Occasionally the Waxwings weren't quite dextrous enough and the spoils were dropped to the floor. This usually resulted in the "butter beaked" bird looking bemusedly at the ground below.

Flight shots were difficult to get, not because the Waxies move too quickly but rather because they hardly moved at all and rarely flew more than a few feet from one part of the Hawthorn to another! Towards the end of the stint though one bird did at least allow some direct flight action to be captured.

As I almost always do when watching Waxwings, the Pogues song "Waxie's Dargle" reverberated over and over through my head and hence my choice of title for this piece. "What'll you have, I'll have a pint!, I'll have a pint with you Sir!, and if one of you doesn't order soon we'll be chucked out of the boozer!"  Waxie's Dargle-The Pogues 

Off for a coffee then!

Wednesday, 13 February 2019

Waxie's Dargle! Part 1 February 1st 2019

I'll have a pint! More of that later...

Thursday night brought snow to Oxfordshire and at home we must have had all of almost 3 inches of the stuff. Not quite enough to make getting out to work impossible but enough to make the going tricky. Most of the country had obviously decided to stay in bed and not bother venturing out so the roads were empty and I managed to get to my job with no problems. On arriving though I had neglected to consider one very important fact. It was around minus 7 degrees centigrade overnight and not much warmer as the day broke and as a result all the onsite water pipes were frozen solid. Other than my own willingness, water is the most vital ingredient for doing my work and without it I just can't operate so after almost 10 seconds of deliberation when I pondered the Clash song, "Should I stay or should I go", I went. Home!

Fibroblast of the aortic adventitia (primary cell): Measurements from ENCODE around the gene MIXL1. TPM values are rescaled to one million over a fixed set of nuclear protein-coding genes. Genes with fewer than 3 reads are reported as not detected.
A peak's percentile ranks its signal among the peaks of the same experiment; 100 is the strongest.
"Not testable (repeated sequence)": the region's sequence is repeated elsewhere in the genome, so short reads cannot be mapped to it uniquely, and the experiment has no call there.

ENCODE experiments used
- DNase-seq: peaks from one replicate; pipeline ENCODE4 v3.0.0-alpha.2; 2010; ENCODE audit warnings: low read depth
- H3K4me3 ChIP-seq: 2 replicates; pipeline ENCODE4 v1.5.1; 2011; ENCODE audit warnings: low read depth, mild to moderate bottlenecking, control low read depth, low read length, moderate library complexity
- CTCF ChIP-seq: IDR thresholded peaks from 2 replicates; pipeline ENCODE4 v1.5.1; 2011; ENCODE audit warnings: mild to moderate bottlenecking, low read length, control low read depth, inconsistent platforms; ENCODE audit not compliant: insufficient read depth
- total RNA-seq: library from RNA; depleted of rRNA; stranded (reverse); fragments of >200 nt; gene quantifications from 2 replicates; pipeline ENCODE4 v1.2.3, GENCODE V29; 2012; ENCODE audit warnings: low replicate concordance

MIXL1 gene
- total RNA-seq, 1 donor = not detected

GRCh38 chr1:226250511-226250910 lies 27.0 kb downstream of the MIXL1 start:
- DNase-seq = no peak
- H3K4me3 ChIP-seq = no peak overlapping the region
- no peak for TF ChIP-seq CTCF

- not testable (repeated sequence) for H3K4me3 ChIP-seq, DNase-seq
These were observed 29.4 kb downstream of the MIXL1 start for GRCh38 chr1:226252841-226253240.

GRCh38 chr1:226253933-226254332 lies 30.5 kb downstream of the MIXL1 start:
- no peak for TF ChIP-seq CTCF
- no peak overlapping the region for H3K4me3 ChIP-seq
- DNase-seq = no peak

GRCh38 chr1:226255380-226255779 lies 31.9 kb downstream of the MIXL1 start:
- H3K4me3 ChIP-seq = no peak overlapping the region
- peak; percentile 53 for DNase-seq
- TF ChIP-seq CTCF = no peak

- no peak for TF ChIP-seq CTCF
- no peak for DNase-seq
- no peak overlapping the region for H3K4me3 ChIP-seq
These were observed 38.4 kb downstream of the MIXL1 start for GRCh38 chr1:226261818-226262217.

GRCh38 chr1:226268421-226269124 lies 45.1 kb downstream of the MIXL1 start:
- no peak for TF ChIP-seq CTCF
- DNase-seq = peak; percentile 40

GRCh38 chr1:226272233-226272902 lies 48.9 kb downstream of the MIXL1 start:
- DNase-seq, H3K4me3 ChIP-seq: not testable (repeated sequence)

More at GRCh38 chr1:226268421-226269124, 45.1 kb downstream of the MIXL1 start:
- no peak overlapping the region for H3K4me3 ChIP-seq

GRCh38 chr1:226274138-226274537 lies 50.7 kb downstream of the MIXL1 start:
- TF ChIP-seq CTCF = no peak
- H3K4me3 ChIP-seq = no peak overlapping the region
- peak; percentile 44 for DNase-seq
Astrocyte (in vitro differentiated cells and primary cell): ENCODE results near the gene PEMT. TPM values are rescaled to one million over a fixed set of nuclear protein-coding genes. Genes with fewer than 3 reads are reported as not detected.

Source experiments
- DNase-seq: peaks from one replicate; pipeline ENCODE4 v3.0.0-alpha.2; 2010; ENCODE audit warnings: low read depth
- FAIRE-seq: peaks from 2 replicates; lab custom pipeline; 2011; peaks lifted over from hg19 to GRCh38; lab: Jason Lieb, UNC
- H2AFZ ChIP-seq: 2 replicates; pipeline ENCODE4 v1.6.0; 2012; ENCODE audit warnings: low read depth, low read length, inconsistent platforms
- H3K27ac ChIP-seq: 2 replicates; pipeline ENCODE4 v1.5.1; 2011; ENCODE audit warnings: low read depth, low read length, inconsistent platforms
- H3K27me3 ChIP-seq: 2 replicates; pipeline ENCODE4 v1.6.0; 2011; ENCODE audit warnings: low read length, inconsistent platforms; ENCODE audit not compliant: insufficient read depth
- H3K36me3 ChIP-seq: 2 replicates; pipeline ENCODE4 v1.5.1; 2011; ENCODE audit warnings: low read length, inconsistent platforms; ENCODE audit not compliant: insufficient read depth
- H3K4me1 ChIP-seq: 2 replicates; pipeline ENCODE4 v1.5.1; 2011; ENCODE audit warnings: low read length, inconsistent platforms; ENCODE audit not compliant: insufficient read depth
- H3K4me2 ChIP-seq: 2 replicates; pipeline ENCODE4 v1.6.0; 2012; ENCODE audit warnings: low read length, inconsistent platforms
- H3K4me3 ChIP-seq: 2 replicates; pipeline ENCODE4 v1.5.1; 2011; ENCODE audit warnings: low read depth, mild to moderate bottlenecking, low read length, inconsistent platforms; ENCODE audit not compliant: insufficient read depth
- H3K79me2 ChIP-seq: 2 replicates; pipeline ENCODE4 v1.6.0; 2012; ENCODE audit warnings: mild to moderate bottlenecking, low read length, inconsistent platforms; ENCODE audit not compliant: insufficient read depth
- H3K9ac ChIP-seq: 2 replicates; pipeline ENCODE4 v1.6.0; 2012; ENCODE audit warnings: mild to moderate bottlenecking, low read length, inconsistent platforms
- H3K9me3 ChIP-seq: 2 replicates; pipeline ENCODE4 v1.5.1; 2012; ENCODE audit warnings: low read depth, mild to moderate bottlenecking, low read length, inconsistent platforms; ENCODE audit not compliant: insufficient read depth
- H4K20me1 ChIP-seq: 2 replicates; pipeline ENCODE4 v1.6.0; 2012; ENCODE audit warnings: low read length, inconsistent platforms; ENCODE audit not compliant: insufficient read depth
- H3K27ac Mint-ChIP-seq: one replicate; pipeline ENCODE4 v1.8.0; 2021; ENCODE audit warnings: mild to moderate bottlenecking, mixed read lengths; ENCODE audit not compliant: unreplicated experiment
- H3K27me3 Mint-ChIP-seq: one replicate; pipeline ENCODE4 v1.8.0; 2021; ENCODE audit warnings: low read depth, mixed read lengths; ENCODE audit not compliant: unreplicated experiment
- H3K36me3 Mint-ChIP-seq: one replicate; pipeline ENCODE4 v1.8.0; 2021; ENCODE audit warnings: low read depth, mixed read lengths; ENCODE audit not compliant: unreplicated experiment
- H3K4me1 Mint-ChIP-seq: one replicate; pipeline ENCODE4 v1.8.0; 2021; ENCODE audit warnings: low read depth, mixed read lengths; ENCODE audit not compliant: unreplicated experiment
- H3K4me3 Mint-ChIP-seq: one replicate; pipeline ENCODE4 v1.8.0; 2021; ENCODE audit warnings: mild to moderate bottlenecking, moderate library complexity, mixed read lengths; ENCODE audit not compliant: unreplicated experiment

Snow makes things hard for us and it makes things just as difficult for our wildlife. When the ground is covered then finding food becomes much harder and many bird species that normally avoid small suburban gardens such as mine are attracted in by feeders and by necessity. In heavy snow we almost always get a few Redwing and Fieldfare in our garden enticed by apples thrown on the ground and by the berries on a bush that actually grows next door but overhangs our fence. They have to compete with the local Blackbirds for the temptations which is tough work for the Redwing but no problem for the bigger and more intimidating Fieldfare. 

As I drank a warming cup of coffee I noticed a Fieldfare perched on top of the berry bush, grabbed the camera and took a few shots through the closed window. Normally quite shy birds this bird was unmoved by me pointing the camera at it so I adventurously opened the window a little so that I could take some clear shots. Thankfully the bird just stared icily (see what I did there?) back at me, seemingly content with the bounty that it had discovered. The snow covered background made for some nice wintery shots and I thought that next years Christmas cards were sorted.